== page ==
Captures from the interview will follow tomorrow as they’ve been donated to us by my friend Brianne.

The HBO film takes an unflinching look at the nation’s sexual politics as gay activists and their allies in the medical community fought to expose the truth about the burgeoning epidemic to a city and nation in denial. This subject matter couldn’t be more relevant with the recent drafting of the first openly gay NFL player Michael SamThis moment not only showed how far we have come as a society, but still how far we have to go.

On May 12, HBO hosted the New York premiere of its film “The Normal Heart,” which is an adaptation of Larry Kramer’s play of the same name. The play is loosely based on Kramer’s life. AIDS was not a “gay” problem as people tried to assert at the time and since 1981 about 36 Million people have died from the disease. There is still no cure.

We spoke with actor Taylor Kitsch on the red carpet, check out what he had to say below:

Q: Can you tell us about the first time you read the script?

Taylor: I was in my living room in Austin, Texas and my manager called me, and she was like, “Stop what you’re doing. Read this now cause we got to hurry if we want this role, we’re fighting right away.” And then halfway through the script I stopped reading called, got them all on the phone and said, “Let’s fight for it.” And then I finished the script and called him back and there we go. Here we are.

Q: What drew you into the role?

Taylor: The story, the character, being scared, the risk. I love all that stuff. Obviously the cast, it’s self-explanatory. I just felt I could breathe life into this guy and do this story justice as an actor and I knew I was gonna grow up through this process.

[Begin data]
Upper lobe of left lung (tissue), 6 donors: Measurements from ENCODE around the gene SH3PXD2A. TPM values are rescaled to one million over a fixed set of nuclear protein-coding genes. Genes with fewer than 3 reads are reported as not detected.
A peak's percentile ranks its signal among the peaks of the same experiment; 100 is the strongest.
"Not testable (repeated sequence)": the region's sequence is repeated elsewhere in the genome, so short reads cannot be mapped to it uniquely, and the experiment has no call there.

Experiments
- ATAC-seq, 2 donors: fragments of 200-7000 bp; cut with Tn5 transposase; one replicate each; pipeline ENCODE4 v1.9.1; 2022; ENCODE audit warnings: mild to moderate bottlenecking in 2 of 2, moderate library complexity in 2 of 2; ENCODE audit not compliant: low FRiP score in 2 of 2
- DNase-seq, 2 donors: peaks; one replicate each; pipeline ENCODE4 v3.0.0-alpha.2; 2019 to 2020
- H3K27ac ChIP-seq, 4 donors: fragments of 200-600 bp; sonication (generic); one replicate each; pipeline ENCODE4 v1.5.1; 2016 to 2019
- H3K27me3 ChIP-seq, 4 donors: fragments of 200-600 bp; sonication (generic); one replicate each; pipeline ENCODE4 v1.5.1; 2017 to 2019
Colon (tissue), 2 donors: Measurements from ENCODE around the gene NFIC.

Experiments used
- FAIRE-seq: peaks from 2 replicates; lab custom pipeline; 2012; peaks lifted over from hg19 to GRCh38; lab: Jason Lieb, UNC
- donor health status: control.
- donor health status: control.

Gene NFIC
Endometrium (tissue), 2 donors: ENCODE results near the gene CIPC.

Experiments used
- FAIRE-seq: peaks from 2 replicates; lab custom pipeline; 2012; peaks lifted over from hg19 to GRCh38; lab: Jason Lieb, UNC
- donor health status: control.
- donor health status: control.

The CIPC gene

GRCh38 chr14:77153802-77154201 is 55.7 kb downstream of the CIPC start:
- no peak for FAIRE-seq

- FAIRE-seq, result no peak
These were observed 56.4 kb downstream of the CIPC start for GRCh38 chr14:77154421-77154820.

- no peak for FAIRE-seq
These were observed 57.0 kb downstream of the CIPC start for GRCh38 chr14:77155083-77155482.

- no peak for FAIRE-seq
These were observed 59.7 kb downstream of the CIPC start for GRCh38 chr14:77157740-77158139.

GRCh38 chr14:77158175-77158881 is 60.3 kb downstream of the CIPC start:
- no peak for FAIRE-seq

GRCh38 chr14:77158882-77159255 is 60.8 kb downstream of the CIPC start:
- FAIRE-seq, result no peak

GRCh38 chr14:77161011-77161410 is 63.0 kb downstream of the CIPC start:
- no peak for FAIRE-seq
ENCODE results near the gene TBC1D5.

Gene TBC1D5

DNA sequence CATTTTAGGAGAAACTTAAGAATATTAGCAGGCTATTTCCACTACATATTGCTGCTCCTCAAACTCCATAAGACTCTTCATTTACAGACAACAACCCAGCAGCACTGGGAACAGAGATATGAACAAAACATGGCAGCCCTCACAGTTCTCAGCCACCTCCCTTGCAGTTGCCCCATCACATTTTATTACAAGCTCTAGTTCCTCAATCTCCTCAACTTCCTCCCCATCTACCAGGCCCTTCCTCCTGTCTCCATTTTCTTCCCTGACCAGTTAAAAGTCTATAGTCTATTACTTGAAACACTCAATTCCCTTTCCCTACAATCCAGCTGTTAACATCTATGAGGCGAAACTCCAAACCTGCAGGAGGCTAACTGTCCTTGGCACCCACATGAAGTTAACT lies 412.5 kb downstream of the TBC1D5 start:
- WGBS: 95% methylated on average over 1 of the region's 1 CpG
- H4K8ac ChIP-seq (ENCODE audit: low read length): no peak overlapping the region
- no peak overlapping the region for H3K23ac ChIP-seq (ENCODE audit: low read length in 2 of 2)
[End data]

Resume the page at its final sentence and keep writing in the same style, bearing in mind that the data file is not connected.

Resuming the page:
Q: Are you excited for people to see a different side of you?

Taylor: Sure. I am. You know, you’re proud of you work and we put in God knows how much energy and hours into it. I just hope they’re taken by not just my work, but everyone’s.

Q: What do you say to the generation that missed the rise of the epidemic 1980’s? What do you hope the main takeaway is?

Taylor: It’s still relevant. It’s still a global issue and I think that’s something we can all pay attention to a little bit more. We’re all guilty of being in our own little bubbles and especially with media now it’s like…we’re in the now and then it’s on to the next thing 10 seconds later. We’ve kind of been numb to it all and I think this story will hopefully square you away for the two hours and make you pay attention with the fight and be heard.

Q: How do you unwind after such a hard role?

Taylor: Whisky.

Q: Can you speak about collaborating with Ryan Murphy?

Taylor: I loved it. I flew in from reading the script … I think it was the next day or a couple days later and we had an amazing first meeting. Fly back to Texas and then we’re just…I mean, silly long e-mail after e-mail of just vision from aesthetic to tone to everything.

Q: What was the most difficult scene for you to shoot?

Taylor: It wasn’t like one difficult one. The montage at the end wasn’t fun I’ll tell you that much. The plane scene isn’t fun to do. Just that it’s real and it happened, I think that’s what squares you away cause I’m just recreating something that unfortunately happened. It’s pretty tragic.

Q: How much input did you have in your character?